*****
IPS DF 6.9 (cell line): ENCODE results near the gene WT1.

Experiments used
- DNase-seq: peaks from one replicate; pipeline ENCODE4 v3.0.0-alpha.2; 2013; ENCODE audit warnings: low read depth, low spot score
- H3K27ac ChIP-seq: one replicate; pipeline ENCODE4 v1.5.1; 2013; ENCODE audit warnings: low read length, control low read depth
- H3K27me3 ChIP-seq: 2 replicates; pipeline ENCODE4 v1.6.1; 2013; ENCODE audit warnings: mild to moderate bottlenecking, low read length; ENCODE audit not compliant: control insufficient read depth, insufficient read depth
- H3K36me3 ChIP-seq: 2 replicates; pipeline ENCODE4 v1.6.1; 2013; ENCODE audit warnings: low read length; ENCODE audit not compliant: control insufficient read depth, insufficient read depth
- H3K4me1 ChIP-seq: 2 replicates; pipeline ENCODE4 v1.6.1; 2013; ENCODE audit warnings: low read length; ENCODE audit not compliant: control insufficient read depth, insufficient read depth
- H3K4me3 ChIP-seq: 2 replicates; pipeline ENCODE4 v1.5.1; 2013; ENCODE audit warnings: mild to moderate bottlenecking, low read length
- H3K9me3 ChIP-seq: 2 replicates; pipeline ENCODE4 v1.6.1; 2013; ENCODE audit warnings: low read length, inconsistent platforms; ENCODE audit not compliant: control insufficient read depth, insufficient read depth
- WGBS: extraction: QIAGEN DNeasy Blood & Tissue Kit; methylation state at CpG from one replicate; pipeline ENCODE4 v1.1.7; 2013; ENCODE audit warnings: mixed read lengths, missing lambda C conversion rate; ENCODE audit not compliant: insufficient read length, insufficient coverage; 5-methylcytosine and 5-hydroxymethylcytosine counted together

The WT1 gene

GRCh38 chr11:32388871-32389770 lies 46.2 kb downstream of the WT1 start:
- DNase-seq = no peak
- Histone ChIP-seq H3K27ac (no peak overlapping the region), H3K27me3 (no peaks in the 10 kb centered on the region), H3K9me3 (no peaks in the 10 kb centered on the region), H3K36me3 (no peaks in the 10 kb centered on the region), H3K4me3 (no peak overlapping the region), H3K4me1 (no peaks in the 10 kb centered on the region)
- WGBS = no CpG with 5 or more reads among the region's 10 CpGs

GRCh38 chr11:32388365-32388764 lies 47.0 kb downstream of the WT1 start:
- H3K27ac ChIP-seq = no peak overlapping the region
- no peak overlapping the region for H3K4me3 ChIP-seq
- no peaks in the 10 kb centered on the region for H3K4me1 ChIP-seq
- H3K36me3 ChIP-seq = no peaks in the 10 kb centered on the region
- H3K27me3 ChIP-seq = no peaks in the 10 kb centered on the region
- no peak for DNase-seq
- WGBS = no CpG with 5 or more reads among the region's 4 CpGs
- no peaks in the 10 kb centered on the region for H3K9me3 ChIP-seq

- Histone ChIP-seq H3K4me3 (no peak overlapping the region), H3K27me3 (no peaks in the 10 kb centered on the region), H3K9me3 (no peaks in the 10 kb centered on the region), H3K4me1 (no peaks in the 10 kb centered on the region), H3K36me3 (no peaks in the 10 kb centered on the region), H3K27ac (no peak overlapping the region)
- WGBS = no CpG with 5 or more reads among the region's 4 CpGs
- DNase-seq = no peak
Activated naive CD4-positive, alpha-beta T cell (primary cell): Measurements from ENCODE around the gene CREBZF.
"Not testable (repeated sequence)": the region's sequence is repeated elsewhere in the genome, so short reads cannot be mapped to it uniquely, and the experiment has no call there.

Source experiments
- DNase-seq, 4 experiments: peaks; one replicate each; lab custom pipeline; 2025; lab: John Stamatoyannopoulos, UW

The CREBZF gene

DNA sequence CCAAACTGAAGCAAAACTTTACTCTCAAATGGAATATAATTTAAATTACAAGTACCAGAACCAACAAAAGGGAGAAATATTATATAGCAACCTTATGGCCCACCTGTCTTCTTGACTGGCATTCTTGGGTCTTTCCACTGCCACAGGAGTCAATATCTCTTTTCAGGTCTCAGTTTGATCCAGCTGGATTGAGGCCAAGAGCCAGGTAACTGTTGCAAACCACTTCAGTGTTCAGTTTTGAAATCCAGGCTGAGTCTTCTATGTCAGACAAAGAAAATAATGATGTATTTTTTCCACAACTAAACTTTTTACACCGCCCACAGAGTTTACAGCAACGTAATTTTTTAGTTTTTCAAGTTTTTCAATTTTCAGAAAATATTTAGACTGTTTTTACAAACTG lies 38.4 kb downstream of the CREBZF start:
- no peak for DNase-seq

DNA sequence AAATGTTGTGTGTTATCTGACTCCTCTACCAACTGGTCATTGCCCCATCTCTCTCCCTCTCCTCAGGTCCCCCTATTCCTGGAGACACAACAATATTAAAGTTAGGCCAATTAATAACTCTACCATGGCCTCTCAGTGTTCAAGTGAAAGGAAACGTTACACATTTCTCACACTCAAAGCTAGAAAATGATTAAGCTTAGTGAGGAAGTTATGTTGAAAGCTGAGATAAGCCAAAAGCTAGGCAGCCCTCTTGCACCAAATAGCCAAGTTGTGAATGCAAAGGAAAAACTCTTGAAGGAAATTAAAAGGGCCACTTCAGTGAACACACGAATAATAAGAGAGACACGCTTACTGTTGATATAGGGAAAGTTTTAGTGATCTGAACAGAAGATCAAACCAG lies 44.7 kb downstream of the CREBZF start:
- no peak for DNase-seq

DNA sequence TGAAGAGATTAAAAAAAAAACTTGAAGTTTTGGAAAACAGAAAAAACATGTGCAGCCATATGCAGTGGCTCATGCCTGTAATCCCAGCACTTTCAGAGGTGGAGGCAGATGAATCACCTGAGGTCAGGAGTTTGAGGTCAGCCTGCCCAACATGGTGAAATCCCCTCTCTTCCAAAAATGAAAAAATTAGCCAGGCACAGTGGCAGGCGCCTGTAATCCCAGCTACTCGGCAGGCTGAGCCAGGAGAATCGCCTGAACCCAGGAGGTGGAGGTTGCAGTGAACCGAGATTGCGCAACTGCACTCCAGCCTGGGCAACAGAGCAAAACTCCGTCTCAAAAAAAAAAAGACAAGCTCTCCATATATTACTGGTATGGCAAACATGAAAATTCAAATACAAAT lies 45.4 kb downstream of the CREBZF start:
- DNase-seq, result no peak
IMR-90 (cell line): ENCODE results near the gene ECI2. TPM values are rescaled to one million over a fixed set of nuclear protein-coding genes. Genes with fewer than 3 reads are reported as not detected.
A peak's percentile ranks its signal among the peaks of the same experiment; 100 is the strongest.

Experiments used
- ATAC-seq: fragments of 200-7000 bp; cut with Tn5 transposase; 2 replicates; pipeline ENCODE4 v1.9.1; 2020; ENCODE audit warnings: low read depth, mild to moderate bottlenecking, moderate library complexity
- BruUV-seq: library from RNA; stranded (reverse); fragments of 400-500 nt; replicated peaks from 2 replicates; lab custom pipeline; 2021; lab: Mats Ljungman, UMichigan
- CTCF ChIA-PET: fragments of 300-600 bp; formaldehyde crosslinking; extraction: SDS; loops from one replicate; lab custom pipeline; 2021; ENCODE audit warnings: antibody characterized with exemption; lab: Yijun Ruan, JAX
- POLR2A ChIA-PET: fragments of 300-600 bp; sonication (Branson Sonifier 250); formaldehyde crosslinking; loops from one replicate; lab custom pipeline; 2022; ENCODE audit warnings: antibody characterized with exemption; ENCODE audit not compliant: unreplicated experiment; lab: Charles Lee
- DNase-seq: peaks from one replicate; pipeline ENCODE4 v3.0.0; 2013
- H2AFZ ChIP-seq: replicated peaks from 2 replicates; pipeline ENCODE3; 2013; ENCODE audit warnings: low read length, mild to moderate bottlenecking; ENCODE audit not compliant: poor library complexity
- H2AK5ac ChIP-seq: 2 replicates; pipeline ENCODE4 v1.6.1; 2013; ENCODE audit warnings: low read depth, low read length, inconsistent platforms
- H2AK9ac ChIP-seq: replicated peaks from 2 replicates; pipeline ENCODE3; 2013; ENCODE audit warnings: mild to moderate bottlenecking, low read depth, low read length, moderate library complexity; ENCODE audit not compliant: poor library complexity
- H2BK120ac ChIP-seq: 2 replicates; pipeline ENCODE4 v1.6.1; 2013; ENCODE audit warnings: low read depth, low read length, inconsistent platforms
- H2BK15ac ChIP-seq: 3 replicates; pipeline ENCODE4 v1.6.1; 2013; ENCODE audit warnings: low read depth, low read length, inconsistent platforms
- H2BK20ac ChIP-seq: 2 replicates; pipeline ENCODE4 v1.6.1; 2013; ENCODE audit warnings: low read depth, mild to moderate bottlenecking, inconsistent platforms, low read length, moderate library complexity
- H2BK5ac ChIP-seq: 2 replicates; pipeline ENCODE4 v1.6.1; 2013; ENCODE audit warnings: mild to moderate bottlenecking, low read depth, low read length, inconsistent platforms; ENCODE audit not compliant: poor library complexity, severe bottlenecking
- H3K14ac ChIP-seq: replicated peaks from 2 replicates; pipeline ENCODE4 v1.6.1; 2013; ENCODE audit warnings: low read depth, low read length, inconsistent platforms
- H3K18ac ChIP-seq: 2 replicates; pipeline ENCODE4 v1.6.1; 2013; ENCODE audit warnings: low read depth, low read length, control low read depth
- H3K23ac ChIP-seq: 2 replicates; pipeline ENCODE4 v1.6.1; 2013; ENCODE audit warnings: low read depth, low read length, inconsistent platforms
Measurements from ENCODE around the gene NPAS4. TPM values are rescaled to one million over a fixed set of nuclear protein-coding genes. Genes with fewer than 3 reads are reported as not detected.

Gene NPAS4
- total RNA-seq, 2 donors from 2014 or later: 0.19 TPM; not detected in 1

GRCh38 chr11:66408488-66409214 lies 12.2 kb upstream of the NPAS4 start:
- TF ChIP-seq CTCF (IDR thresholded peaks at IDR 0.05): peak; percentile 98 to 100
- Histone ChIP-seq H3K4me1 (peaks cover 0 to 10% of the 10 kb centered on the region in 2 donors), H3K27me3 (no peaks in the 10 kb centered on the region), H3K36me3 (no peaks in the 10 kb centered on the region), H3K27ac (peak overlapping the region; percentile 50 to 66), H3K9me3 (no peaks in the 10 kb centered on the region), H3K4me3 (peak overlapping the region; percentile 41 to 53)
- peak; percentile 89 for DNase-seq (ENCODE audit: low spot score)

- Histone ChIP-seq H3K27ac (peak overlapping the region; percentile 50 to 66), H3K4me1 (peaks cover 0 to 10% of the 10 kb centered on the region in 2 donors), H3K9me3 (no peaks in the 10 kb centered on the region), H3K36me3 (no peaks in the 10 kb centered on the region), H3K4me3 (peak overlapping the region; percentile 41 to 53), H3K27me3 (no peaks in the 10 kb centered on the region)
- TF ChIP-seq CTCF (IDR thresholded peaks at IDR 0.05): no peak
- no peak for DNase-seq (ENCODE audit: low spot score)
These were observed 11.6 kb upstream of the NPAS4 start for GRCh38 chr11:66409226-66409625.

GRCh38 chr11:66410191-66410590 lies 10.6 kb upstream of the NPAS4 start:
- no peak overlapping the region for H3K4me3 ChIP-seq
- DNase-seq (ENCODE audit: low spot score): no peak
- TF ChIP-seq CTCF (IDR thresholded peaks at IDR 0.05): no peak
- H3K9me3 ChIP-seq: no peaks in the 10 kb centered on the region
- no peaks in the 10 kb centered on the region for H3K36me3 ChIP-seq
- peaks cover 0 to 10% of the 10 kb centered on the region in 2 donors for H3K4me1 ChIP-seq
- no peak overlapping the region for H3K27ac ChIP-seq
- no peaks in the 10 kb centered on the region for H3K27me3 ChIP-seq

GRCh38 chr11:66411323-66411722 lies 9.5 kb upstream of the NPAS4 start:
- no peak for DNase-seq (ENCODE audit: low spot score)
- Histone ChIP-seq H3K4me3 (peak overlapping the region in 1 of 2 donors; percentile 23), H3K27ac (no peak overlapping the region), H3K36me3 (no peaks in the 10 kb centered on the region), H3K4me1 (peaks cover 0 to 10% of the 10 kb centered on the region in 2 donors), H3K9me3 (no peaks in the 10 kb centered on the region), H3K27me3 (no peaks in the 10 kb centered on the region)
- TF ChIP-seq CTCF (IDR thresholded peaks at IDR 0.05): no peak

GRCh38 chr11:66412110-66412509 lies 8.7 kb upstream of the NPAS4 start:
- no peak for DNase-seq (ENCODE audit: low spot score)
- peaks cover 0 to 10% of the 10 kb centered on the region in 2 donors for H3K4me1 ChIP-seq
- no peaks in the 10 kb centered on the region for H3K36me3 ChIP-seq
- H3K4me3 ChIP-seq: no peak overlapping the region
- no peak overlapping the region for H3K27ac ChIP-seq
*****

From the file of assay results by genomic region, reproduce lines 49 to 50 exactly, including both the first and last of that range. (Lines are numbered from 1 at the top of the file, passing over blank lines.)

- H2AK9ac ChIP-seq: replicated peaks from 2 replicates; pipeline ENCODE3; 2013; ENCODE audit warnings: mild to moderate bottlenecking, low read depth, low read length, moderate library complexity; ENCODE audit not compliant: poor library complexity
- H2BK120ac ChIP-seq: 2 replicates; pipeline ENCODE4 v1.6.1; 2013; ENCODE audit warnings: low read depth, low read length, inconsistent platforms